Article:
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  • Rebecca Shinholser

    Rebecca Shinholser
    Assistant State Attorney/Juvenile Division Chief

    Describe your role as director of Assistant State Attorney/Juvenile Division Chief.

    As the juvenile division chief at the State Attorney’s Office, I supervise the prosecution of individuals who are under 18 years old at the time they are alleged to have committed an offense. All juvenile delinquency cases at the State Attorney’s Office in Alachua County are originally assigned to me. I review each case to decide whether the case should be diverted or assigned to another attorney in the division for further investigation and possible prosecution.

    What is the most rewarding part of your job?

    It is very rewarding to see former juvenile defendants learn from their mistakes and turn into successful young adults. I especially enjoy hearing about former defendants who have gone on to graduate from high school and college and are now using their past experiences to help other young people who are struggling.

    What is the hardest part of your job? Why? And how do you tackle these challenges?

    One of the most difficult parts of my job is seeing the unfortunate circumstances that many children face on a daily basis. I was blessed with two amazing parents who love me unconditionally and provided everything I needed. Many children do not have that same love and support and unfortunately, we cannot change the circumstances of every child.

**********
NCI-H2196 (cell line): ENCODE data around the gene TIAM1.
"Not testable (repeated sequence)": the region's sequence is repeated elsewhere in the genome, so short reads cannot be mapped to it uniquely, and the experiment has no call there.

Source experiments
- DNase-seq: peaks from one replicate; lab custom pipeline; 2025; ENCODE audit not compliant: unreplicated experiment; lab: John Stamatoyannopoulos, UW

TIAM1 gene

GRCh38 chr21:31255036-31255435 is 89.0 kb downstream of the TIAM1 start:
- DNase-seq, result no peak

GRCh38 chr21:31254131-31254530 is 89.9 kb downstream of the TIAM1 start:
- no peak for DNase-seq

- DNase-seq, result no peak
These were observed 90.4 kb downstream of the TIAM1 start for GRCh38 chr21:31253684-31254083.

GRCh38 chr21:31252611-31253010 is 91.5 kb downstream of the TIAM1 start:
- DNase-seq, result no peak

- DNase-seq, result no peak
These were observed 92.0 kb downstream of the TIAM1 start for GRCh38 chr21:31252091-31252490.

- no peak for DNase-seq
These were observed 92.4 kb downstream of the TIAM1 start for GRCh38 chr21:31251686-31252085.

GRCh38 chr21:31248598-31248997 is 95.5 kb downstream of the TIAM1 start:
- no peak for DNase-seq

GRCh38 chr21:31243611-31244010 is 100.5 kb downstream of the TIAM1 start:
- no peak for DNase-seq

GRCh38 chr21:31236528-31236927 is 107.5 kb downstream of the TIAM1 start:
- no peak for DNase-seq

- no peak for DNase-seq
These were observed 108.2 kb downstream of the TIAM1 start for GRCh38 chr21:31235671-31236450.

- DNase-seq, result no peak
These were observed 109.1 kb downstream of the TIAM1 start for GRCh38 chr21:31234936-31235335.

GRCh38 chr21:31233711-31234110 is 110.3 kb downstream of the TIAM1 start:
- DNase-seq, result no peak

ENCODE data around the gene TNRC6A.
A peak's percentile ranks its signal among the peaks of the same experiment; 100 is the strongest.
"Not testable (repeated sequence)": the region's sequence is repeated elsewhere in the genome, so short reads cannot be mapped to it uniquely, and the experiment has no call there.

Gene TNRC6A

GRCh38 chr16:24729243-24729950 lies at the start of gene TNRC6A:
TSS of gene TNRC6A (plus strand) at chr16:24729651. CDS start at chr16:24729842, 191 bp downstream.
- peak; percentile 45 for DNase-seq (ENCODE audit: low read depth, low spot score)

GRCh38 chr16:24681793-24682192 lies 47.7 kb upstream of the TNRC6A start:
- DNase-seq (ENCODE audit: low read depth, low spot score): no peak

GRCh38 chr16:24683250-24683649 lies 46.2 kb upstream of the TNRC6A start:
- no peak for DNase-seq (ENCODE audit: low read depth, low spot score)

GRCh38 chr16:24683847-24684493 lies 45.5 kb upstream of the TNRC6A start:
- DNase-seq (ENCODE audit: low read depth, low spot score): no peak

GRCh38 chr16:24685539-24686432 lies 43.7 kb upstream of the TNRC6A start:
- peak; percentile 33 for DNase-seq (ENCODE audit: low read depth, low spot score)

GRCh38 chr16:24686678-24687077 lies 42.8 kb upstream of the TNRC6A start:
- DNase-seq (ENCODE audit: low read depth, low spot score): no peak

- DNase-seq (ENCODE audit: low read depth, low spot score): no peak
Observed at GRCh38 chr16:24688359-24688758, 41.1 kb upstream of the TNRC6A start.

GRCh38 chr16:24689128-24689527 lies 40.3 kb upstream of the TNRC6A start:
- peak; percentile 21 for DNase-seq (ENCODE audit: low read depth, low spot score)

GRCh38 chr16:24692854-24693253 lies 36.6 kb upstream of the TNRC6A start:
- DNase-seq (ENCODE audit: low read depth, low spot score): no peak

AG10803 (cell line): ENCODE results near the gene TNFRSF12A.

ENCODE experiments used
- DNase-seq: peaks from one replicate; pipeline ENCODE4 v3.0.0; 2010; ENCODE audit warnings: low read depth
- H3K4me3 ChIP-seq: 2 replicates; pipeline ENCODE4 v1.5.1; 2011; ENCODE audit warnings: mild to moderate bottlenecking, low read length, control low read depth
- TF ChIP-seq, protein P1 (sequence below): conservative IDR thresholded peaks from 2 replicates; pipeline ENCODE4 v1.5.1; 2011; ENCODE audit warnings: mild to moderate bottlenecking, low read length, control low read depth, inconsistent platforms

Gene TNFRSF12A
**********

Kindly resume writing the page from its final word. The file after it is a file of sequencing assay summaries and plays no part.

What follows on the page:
What do you think your strengths are and how did you identify them?

    I believe one of my strongest attributes is self-discipline. I learned at a very young age that hard work, commitment and dedication are the keys to reaching goals.

    How have your setbacks and weaknesses made you stronger?

    Every setback is an opportunity to learn and grow. My dad always taught me that when life hands us lemons we should make lemonade. I try to remember that phrase and always look for a learning experience in every situation. I also believe it is important to use my experiences to help others experiencing similar situations.

    What are you passionate about and why?

    As a result of my work in the juvenile justice system, I have become very passionate about effective prevention and intervention services for juveniles. The PACE School for Girls is one example of a program that has proven to be incredibly successful. Across the state, PACE assists hundreds of girls with issues related to their educational goals while also helping the girls overcome serious physical and mental health challenges. PACE is one of the most effective delinquency prevention programs for girls in the state of Florida. In my role as an assistant state attorney, I have seen firsthand the amazing work that our local PACE Center does at turning around the lives of girls who are already involved in the delinquency system. PACE is truly changing girls’ lives!

    How do you want to make an impact through your career?

    The juvenile justice system is designed to rehabilitate juvenile offenders. I never want to see a juvenile offender end up in the adult system. My hope is that through my work I will lead juvenile offenders to resources that will assist them in becoming successful adults.